Just over a week ago, the down-right amazeballs Bangs and a Bun angrily tweeted about an article involving sports women pretty much dissing their bodies. The article was trying to relate to all the ‘average’ women out there (pleeease note my sarcastic air quotes), despite having some really amazing women in their grasp, who have worked REALLY hard and primed their bodies to peak condition.
This started an impromptu #Selfesteem chat, led by Miss Bangs herself, all over Twitter. The whole thing really got me pondering about female self esteem, and it has been festering in my head for a while now… so here is my outpouring….
Putting ourselves on the same level.
Right ladies…rolling up imaginary sleeves… Enough is truly enough. Why are we dragging ourselves down all the time to relate to each other?
“Your hair looks great.”
“Not as great as yours, I hate that mine does this flicky thing.”
Ummmm.. can anybody tell me why can’t we accept a compliment? Are we worried people will think us vain or conceited? Why can’t we say “Thanks! I love how straight you get yours!” Why is that so hard? Is this a British thing? We need to snap out of it!
I have beautiful friends, and although I (in a weak moment) envy hair, legs, skin and ears (weird right?), I know I can hold my own on the fabulous scale, and they are right up there next to me, straddling the same amazing-o-meter in 4 inch glitter heels.
Of course we are all different. That is totally a given, and sort of the point. All I am asking everyone to do is to look at the positives, physically and otherwise.
So when it comes to being on the same level, pull people up, don’t pull yourself down. You have every right to be complimented. You have every right to accept that compliment. And don’t ever be frightened to give a compliment. They make your day as well as theirs.
Influencing our children.
Our low self esteem epidemic is infecting our children. Children at quite a frighteningly young age will pick the slim girl over the curvy girl as the prettier. I stumbled upon an episode of Jo Frost: Extreme Parental Guidance (Supernanny extraordinaire) that looked at this particular subject which really got me thinking about how I portray myself to the young people I work with.
I work with young people ranging from aged 9 to 15, who are so obsessed with looking like ‘everyone else’ and fitting into a certain sizing of clothes (size 8) they will skip meals. Yet they are surprised to learn my clothes size as they think I am the ‘perfect shape’ (It’s a UK 12 for those who are as nosy as me!). I know many will think that this is normal teenage behaviour…but does it have to be? Can we not put out a healthier self-esteem package for our young people?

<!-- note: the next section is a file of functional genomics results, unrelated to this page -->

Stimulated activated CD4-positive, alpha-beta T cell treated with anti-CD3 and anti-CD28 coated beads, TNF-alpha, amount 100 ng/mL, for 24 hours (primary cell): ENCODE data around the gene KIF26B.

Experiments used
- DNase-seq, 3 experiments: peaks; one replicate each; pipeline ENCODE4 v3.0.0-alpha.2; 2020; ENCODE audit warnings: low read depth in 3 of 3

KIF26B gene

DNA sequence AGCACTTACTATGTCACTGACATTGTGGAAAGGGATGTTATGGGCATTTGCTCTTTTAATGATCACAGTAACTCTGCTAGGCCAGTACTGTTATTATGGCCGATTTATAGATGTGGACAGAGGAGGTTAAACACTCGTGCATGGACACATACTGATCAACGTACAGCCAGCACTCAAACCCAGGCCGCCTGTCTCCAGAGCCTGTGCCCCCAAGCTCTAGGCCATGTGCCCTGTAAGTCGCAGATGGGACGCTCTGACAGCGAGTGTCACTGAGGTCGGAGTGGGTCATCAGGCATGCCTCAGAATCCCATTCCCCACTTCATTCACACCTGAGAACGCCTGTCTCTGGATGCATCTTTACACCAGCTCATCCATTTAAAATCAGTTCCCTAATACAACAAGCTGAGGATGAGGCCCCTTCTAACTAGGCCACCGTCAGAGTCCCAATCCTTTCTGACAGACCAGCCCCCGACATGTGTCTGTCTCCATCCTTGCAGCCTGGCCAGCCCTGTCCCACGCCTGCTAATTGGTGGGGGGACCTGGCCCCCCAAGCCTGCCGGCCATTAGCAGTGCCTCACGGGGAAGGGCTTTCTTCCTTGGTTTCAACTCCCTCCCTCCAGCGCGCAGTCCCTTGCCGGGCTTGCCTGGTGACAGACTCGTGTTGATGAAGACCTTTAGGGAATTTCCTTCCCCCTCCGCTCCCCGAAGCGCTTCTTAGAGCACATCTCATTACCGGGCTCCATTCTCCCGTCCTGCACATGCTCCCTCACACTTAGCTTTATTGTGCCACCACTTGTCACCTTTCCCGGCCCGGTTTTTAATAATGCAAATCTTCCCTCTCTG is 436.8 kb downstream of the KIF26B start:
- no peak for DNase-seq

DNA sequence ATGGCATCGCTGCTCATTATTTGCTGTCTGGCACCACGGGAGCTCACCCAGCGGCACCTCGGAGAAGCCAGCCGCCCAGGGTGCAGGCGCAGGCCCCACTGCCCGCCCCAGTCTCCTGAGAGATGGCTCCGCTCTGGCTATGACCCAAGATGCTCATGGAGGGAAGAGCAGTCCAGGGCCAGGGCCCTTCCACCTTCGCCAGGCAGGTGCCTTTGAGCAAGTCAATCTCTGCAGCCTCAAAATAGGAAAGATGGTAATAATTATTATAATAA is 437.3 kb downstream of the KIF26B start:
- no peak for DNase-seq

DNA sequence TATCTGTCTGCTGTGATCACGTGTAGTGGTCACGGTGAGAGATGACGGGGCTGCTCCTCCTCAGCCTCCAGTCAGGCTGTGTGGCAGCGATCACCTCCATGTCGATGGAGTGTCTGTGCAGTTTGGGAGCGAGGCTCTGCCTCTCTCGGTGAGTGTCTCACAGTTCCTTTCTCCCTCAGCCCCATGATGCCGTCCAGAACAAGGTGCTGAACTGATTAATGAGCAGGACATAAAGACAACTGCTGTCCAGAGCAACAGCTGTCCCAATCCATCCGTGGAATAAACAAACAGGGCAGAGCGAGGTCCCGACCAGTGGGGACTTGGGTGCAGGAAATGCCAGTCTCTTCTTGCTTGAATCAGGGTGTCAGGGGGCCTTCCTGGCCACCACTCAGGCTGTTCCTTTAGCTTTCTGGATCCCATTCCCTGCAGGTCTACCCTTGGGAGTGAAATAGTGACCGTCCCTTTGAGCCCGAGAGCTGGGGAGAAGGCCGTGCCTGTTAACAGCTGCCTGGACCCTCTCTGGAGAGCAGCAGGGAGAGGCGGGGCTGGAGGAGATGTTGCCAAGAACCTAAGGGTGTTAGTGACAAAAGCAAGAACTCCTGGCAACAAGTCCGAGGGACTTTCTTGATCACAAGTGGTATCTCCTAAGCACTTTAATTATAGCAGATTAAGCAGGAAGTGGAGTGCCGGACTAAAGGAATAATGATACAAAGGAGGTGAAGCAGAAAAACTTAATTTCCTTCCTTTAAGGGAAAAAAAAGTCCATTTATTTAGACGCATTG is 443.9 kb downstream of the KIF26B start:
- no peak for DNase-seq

I never put these young people down, (I would be awful at my job if I did!) and I also NEVER put myself down. When I’m given a compliment about something I’m wearing or how I have my hair, I always thank them and reflect it back, even if it is just by giving them a squeeze and saying, ‘Thanks, you’ve made my morning!’
Some of these young people have been through horrendous things in their short lives and don’t know how to be positive about themselves. I had an instance of this today, so I grabbed an A4 sheet of paper today and with the young person in question beside me, asked staff and her peers to list her good qualities. I ran out of paper. Back and front. She was shocked that people had so many nice things to say about her, and that she could agree with them.
It’s a old message that is well-worn….. they learn from us. Can we just love ourselves enough to teach them to do the same?
It’s not big headedness. It’s self-esteem.
Hell, I’ll come out and say it.
I. AM. FABULOUS.
And so are you…… you…..you over there…….even you at the back shaking your head. Face it. We are amazing. There is no arguing with it. FACT.
There is a line in the song ‘The Farmer and the Cowman’ from the musical ‘Okalahoma’, which I used to watch religiously with my Grandmother (a seriously amazing woman) when my Grandfather went away on business.
“I don’t say I’m better than anybody else, but I’ll be damned if I ain’t just as good!”
I live by this saying, and Aunt Eller is a prime example of healthy self-esteem.
I’m not saying I skip around everyday brimming with happiness and sunbeams about my body, my life, my hair, my relationship, that meal I made yesterday that went badly and stunk out the entire flat….. What I’m saying is, give yourself a boost, accept compliments, think positive and focus on ‘the good bits’, because we are our own worst enemies sometimes.
Ps: THEY ARE ALL GOOD BITS. xxx